On "Indirect" Trade-Related Research and Development Spillovers
29 Pages Posted: 20 Apr 2016
Date Written: April 2001
Trade does matter for the international transmission of knowledge. And the indirect trade-related transmission of knowledge is at least as important as its direct transmission.
An influential literature argues that trade promotes the flow of knowledge and the transmission of technology between trading partners. This literature tends to focus on "direct" spillovers related to the levels of research and development (R&D) produced by the trading partners.
Lumenga-Neso, Olarreaga, and Schiff argue that "indirect" trade-related R&D spillovers also take place between countries even if they do not trade with each other. These indirect spillovers are associated with available (rather than produced) levels of R&D. If Country A imports from Country B and Country B imports from Country C, C could transmit knowledge to Country A even if A does not trade directly with Country C.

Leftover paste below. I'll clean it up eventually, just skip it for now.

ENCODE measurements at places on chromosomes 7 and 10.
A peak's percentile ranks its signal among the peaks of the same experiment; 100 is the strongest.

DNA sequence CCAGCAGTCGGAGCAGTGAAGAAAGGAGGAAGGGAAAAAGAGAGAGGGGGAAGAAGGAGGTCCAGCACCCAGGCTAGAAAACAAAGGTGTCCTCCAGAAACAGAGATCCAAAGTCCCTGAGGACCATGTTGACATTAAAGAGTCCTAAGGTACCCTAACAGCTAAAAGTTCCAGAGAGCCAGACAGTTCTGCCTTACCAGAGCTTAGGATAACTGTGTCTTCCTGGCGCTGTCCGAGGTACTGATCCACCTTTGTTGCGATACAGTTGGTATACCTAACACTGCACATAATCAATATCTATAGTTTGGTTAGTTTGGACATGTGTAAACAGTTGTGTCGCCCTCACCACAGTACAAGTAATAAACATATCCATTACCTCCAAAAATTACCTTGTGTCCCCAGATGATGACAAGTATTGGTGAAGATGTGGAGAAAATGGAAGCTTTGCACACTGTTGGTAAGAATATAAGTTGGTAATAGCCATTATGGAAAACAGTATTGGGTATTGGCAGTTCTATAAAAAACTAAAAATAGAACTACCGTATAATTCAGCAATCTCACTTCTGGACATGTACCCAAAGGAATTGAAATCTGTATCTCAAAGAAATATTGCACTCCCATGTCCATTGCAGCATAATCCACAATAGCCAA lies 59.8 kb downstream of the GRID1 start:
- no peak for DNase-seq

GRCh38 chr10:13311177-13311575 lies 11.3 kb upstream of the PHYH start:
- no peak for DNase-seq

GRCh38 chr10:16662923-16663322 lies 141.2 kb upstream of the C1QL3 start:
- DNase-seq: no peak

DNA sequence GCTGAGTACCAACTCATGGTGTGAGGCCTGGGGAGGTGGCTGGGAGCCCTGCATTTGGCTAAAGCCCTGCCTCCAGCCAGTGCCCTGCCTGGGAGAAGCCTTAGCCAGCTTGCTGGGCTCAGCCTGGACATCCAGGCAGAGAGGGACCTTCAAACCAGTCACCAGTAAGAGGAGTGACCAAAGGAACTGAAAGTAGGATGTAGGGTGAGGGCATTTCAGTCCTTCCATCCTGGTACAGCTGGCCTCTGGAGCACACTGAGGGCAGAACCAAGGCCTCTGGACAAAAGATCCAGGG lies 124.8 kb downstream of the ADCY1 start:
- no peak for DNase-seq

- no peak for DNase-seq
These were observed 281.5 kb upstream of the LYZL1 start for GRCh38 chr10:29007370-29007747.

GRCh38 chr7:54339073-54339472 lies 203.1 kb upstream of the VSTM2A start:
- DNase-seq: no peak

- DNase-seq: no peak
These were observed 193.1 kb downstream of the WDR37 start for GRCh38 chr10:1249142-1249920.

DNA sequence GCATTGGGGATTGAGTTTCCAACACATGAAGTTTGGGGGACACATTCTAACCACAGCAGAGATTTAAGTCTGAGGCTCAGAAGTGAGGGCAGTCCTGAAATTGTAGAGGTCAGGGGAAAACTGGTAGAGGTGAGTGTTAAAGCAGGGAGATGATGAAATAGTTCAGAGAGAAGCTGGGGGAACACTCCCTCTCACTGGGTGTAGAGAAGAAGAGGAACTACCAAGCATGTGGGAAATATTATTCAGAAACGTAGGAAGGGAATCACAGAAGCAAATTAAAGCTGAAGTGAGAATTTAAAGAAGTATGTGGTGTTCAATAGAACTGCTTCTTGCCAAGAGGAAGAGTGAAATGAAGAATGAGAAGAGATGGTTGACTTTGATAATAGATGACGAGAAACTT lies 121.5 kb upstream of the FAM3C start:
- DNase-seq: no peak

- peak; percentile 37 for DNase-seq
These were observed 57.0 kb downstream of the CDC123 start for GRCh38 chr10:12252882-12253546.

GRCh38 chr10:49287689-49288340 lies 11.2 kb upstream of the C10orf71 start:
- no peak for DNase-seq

The authors' empirical results suggest that these indirect trade-related spillovers are at least as important as the direct spillovers and may be more so. The results strengthen the view that trade matters in the international transmission of R&D.
The results also suggest that the existence of these indirect effects reduces the importance of bilateral trade patterns as determinants of the level of foreign R&D spillovers through trade.
This paper - a product of Trade, Development Research Group - is part of a larger effort in the group to understand the relationship between openness and growth. Copies of the paper are available free from the World Bank, 1818 H Street NW, Washington, DC 20433. The authors may be contacted at email@example.com, firstname.lastname@example.org, or email@example.com.
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